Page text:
According to Nguyen Hoang Minh, deputy director of State Bank of Vietnam’s Ho Chi Minh Branch, by the end of November, the amount of overseas remittance recorded in Ho Chi Minh totalled at US$4.3 billion.
From year-to-year, overseas remittance normally increases in the last quarter of the year, accounting for over 40% of the annual remittance. The country, however, is expected to receive roughly US$9 million in remittance this year, instead of the figure US$11-US$12 billion estimated at the beginning of 2016.
Minh noted that the decline in funds transferred to the country this year would not be able to meet the expectation, as in November, the flow of remittance has shown sign of slowing down. The effect of the US election and the new US government’s anticipated policies that support domestic over global trade, according to Minh, have strengthened the greenback and subsequently, tightening the remittance flow that otherwise would stream into the country.
Together with the expectation of three additional rate hikes in 2017, that could further reinforce the US dollar’s attractiveness-the dollar-denominated remittance- which usually take up 60% of Vietnam’s overseas remittance, will likely fall in the coming year, noted Minh.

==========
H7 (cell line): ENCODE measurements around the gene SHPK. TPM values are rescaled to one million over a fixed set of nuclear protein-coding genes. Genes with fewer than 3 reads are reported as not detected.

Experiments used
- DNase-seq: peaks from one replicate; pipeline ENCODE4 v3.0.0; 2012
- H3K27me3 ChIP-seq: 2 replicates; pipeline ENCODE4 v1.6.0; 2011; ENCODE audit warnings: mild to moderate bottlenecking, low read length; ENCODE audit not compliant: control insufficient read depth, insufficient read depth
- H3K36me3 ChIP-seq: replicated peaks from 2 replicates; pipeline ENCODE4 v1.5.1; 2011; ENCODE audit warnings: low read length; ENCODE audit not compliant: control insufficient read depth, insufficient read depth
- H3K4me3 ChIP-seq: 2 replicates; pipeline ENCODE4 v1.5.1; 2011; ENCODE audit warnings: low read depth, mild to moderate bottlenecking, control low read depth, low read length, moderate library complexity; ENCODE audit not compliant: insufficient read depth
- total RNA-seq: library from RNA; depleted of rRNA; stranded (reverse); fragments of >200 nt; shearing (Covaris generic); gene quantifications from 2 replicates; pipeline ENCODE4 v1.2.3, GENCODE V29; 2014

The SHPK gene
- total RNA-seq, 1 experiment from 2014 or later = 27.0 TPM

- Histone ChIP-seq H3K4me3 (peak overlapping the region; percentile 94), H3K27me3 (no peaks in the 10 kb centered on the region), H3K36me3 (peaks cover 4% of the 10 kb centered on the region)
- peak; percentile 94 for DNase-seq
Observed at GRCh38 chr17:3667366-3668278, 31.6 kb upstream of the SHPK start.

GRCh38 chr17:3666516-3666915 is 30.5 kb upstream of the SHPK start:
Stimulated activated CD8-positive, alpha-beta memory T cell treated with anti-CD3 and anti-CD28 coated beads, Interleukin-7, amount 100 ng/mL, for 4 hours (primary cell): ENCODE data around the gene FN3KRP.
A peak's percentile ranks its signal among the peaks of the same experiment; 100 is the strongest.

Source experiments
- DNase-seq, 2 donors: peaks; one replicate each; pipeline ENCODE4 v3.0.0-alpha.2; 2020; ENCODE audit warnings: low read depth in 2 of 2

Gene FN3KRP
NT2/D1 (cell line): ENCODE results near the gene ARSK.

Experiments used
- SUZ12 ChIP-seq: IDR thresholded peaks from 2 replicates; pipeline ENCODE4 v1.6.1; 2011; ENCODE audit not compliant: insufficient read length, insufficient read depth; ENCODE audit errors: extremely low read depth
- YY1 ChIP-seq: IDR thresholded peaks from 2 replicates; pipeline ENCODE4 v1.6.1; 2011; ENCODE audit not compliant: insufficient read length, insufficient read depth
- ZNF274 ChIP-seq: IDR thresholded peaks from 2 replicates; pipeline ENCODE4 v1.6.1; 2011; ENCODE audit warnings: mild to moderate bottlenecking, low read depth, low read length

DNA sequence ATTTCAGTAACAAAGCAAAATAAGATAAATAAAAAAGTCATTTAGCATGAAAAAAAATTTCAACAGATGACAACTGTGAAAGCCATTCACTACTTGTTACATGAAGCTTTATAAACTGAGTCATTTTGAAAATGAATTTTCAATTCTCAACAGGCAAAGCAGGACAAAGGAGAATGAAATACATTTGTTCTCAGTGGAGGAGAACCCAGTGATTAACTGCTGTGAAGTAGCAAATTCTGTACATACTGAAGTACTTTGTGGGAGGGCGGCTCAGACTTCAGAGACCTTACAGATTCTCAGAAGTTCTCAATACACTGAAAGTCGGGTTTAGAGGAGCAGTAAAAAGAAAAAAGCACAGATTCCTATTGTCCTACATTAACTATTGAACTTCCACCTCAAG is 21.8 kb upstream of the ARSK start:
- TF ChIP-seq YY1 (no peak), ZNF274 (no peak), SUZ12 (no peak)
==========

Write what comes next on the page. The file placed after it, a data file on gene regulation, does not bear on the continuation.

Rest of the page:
According to a Ho Chi Minh based expert, who wished to be anonymous, the foreseen deteriorated remittance inflow in 2016, and possibly as a short-term trend, might chiefly come from the psychological factors. During the financial crisis of 2008-2009, overseas Vietnamese, while taking into account the high inflation, still found some profit on the money they sent back to Vietnam. Such high remittance now goes down hill as money senders are not expecting a high return, compared to the previous period.
“Anticipating a lower return from their investments in Vietnam or funds sent to Vietnam, overseas Vietnamese may think twice before sending their hard-working money back home”, said the expert.
Tran Van Trung, director of DongA Money Transfer Co.Ltd in Ho Chi Minh City, meanwhile, said that the overseas remittance will nonetheless creep up given the recent recovery of the local real estate market.
Positive trend in the property market, coupled with the gradually improved investment environment in Vietnam, according to Trung, is a magnet that pulls in overseas remittance to invest for profit.
Given over four million of overseas Vietnamese living and working in 187 countries around the world, remittance sent to Vietnam has grown tremendously over the years, making the country one of the top 10 nations that receive the most remittance in the world.
In the past 22 years, this particular flow of fund has increased some 100-fold, from merely US$0.14 million in 1993 to US$11 billion in 2013, and US$13.2 billion in 2015.